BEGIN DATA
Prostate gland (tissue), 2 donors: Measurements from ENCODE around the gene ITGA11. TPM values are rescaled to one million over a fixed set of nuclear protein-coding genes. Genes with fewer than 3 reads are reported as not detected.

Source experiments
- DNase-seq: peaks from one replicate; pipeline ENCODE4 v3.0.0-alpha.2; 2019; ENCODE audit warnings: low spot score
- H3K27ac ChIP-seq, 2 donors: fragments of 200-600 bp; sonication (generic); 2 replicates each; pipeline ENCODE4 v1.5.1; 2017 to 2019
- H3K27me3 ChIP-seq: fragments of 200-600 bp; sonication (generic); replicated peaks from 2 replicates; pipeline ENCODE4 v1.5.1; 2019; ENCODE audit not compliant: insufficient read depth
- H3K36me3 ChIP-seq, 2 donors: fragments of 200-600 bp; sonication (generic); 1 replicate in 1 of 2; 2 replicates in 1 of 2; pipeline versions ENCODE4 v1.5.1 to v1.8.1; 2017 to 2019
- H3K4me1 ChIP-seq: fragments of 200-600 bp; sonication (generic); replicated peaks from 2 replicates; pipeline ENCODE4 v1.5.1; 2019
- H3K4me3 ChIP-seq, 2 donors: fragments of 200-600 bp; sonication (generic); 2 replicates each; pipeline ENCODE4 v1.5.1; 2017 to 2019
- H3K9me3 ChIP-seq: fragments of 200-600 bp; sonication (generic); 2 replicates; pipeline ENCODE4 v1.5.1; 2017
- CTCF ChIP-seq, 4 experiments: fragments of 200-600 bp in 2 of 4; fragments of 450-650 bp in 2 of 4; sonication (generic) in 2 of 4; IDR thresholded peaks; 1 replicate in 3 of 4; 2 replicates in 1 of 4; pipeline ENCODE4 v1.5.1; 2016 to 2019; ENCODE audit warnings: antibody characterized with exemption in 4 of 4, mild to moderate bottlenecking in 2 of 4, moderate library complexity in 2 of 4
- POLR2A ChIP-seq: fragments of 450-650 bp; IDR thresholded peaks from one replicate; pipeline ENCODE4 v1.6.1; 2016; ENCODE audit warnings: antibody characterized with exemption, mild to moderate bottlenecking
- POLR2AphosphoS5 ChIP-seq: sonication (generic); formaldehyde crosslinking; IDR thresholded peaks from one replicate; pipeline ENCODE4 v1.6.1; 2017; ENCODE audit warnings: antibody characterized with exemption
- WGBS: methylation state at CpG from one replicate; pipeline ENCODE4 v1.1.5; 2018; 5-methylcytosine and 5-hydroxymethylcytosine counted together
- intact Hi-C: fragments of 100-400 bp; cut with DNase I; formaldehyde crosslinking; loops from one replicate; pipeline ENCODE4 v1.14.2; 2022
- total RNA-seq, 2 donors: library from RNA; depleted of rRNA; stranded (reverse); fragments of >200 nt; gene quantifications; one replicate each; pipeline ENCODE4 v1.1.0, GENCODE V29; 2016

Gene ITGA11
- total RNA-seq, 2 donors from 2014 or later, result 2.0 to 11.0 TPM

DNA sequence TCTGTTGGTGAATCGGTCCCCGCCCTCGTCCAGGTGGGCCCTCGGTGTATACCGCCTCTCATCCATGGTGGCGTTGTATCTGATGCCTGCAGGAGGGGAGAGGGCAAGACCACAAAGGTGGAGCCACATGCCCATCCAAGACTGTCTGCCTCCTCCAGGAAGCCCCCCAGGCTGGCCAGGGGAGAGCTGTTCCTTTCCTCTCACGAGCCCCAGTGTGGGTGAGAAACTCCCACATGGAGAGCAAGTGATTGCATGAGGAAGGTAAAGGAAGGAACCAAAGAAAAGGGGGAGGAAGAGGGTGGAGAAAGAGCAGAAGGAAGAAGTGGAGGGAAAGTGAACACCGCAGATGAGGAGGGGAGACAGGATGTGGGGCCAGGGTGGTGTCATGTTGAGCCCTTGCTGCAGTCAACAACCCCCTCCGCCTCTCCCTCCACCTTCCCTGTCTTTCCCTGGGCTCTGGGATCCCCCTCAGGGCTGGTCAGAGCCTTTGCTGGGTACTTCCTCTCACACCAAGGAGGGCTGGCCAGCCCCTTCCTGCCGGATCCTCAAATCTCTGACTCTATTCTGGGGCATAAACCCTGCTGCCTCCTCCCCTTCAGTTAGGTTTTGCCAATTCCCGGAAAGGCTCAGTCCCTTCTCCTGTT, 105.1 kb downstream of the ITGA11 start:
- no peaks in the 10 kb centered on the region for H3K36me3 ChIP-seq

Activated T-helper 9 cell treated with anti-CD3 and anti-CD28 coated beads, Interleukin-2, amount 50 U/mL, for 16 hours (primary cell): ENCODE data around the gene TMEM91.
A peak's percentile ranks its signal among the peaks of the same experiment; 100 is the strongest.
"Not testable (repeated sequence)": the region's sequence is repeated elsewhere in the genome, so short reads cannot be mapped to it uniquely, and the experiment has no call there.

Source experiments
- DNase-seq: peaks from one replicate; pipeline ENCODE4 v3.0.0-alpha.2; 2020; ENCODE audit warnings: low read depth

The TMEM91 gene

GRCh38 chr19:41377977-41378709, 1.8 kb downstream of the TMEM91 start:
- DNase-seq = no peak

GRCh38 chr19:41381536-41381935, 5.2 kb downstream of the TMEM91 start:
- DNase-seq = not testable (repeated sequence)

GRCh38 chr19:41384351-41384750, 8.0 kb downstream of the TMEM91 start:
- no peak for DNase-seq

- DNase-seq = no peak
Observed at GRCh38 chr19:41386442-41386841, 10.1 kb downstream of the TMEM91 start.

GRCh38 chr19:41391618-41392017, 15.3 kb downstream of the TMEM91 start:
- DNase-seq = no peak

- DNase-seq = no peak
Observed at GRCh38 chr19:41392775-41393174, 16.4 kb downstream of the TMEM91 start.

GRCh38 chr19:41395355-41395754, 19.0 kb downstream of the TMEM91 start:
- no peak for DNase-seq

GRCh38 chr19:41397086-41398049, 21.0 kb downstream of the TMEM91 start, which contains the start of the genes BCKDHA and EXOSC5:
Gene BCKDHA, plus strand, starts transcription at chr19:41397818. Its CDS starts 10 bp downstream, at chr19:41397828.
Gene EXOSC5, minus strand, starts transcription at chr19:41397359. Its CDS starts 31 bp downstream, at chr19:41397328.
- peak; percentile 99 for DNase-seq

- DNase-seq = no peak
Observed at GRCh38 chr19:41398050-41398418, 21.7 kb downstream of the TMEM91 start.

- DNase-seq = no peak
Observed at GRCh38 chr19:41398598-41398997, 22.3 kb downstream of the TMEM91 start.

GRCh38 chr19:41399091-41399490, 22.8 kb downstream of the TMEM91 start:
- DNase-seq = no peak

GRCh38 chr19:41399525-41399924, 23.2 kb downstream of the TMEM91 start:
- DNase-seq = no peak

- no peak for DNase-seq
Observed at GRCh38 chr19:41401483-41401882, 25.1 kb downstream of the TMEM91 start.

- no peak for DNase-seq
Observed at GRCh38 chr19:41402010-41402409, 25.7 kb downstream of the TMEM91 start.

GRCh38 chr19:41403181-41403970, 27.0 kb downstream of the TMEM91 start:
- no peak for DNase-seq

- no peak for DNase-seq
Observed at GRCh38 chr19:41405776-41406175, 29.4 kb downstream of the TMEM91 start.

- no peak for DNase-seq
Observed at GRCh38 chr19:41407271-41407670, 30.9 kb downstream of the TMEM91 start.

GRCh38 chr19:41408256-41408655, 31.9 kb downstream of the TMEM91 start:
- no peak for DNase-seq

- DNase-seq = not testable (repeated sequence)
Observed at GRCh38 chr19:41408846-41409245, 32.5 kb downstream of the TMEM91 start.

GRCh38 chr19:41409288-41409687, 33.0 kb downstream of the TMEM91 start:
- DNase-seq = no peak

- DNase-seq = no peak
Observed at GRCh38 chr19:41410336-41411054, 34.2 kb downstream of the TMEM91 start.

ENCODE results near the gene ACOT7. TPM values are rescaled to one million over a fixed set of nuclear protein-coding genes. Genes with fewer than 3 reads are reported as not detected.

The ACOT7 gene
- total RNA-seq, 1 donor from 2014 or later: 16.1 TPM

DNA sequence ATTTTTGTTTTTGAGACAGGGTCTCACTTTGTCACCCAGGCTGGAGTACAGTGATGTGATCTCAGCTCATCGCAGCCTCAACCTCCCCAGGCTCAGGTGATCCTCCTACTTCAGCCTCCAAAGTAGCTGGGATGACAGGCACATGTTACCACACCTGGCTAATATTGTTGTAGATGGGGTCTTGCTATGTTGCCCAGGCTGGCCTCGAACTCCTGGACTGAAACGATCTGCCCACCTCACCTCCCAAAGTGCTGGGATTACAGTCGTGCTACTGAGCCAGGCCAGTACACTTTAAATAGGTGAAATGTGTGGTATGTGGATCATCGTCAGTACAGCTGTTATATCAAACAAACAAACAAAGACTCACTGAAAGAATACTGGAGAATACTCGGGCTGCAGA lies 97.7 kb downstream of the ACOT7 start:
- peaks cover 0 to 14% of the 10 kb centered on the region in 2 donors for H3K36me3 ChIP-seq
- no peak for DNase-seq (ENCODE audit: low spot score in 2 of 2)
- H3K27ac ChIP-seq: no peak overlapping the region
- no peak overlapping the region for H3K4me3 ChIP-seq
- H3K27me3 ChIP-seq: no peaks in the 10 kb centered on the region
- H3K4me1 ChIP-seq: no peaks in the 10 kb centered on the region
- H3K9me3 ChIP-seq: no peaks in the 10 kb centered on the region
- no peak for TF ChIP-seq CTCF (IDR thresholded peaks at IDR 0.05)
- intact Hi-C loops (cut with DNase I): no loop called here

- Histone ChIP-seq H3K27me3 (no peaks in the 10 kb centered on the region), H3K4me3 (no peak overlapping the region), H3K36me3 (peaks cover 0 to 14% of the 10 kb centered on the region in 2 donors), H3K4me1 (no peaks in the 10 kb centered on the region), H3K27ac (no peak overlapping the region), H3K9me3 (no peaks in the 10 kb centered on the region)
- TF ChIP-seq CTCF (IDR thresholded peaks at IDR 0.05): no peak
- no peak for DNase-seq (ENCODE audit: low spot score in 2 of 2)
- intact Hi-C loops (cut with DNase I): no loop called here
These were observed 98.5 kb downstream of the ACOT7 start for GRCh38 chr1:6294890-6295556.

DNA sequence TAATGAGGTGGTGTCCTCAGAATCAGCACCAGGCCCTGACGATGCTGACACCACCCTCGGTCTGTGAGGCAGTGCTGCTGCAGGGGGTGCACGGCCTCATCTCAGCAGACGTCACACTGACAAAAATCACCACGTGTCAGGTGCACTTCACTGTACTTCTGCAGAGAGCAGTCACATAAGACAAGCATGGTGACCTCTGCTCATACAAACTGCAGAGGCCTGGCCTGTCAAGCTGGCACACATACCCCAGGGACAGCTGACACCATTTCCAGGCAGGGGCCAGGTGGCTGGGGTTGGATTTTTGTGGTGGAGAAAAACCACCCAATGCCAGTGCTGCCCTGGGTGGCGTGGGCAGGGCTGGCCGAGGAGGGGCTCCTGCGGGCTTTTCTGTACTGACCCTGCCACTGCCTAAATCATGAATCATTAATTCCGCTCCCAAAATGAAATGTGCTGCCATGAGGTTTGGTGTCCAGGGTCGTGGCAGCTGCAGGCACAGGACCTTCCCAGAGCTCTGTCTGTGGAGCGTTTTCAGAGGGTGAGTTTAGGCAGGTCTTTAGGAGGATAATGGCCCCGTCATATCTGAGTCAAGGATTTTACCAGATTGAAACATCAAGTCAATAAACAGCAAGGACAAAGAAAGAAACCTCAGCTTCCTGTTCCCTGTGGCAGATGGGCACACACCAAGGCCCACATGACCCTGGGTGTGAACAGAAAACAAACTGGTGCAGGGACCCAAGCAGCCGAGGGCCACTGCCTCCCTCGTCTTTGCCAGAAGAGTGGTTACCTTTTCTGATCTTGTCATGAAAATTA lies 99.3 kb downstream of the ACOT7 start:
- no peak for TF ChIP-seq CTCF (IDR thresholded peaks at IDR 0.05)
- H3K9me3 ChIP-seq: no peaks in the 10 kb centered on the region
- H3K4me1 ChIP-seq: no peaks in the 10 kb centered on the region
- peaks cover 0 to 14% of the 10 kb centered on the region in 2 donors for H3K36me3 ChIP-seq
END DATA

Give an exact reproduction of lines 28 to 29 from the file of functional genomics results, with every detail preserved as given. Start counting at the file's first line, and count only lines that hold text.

GRCh38 chr19:41381536-41381935, 5.2 kb downstream of the TMEM91 start:
- DNase-seq = not testable (repeated sequence)